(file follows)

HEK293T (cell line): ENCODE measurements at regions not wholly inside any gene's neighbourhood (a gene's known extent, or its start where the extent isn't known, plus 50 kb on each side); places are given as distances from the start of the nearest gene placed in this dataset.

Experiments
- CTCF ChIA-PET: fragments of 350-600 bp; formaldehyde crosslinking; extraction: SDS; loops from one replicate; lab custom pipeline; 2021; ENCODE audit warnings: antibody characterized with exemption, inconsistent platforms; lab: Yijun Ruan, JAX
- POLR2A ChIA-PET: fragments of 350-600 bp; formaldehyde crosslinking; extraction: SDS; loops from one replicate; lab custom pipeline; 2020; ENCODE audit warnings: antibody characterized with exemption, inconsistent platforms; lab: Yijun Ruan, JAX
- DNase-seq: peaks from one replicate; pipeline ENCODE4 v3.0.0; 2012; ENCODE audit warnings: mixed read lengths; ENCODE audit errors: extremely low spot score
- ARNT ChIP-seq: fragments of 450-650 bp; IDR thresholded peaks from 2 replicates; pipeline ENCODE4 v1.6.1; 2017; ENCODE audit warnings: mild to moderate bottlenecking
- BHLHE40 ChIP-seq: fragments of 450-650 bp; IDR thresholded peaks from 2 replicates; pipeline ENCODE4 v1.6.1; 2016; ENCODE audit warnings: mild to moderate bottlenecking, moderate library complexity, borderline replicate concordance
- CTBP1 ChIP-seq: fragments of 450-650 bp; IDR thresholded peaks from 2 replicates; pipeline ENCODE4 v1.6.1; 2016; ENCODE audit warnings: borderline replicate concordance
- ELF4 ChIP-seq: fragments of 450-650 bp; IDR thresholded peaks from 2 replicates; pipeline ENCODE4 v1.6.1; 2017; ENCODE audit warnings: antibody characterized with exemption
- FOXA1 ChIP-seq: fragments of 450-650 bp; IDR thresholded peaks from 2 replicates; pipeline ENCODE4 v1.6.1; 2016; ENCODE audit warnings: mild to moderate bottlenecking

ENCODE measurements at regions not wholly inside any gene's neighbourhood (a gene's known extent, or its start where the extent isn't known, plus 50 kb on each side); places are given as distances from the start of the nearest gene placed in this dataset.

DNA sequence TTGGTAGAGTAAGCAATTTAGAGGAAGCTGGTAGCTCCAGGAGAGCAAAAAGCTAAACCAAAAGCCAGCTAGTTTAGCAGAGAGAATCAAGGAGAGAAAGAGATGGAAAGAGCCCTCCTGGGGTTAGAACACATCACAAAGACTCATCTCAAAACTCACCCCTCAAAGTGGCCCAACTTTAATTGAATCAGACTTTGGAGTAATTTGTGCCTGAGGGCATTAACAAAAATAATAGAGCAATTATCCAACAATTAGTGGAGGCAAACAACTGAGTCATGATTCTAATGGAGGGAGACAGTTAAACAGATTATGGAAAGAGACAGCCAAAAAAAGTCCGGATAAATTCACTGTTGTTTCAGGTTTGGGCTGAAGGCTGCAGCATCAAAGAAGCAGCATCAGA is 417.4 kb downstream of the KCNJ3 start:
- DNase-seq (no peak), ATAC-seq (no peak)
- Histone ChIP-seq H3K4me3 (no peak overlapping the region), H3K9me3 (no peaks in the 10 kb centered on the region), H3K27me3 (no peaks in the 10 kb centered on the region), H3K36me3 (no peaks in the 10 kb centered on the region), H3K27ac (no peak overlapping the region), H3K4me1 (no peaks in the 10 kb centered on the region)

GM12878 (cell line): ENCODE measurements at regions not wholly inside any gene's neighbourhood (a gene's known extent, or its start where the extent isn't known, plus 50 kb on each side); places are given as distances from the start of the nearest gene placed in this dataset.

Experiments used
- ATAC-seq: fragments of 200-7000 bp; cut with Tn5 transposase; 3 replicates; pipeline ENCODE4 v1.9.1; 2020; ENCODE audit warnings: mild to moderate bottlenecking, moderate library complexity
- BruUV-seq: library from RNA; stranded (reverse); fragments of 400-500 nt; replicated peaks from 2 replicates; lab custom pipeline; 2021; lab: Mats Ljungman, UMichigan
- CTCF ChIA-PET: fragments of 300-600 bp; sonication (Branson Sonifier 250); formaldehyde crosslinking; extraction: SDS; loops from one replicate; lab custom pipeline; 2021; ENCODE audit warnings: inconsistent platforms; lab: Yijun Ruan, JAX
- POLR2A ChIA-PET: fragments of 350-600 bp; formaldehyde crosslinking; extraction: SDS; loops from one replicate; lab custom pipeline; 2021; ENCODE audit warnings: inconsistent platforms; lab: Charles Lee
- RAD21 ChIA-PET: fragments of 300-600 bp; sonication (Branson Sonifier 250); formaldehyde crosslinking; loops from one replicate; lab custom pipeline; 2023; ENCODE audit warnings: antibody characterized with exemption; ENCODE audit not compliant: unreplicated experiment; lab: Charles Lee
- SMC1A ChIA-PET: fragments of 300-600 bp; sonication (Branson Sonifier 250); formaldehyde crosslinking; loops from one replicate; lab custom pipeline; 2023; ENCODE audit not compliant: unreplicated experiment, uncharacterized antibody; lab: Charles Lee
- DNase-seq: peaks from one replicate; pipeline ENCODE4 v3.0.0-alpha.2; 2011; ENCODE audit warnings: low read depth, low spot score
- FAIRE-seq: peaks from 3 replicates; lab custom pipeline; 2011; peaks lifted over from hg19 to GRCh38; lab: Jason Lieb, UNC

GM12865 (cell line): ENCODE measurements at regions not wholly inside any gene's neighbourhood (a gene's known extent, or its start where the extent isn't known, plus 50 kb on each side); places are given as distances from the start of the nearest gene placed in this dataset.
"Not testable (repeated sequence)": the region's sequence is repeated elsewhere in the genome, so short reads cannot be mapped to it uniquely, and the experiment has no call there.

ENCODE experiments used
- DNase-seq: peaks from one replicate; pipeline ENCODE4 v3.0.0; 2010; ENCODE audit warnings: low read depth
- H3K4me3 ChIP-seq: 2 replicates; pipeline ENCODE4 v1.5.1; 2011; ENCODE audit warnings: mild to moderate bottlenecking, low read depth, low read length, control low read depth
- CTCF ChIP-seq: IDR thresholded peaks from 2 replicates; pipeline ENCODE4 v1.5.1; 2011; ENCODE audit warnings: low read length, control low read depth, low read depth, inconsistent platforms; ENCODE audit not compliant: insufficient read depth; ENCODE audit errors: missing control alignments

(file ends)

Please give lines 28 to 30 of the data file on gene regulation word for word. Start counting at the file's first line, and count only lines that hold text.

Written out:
- DNase-seq: peaks from one replicate; pipeline ENCODE4 v3.0.0; 2010; ENCODE audit warnings: low read depth
- H3K4me3 ChIP-seq: 2 replicates; pipeline ENCODE4 v1.5.1; 2011; ENCODE audit warnings: mild to moderate bottlenecking, low read depth, low read length, control low read depth
- CTCF ChIP-seq: IDR thresholded peaks from 2 replicates; pipeline ENCODE4 v1.5.1; 2011; ENCODE audit warnings: low read length, control low read depth, low read depth, inconsistent platforms; ENCODE audit not compliant: insufficient read depth; ENCODE audit errors: missing control alignments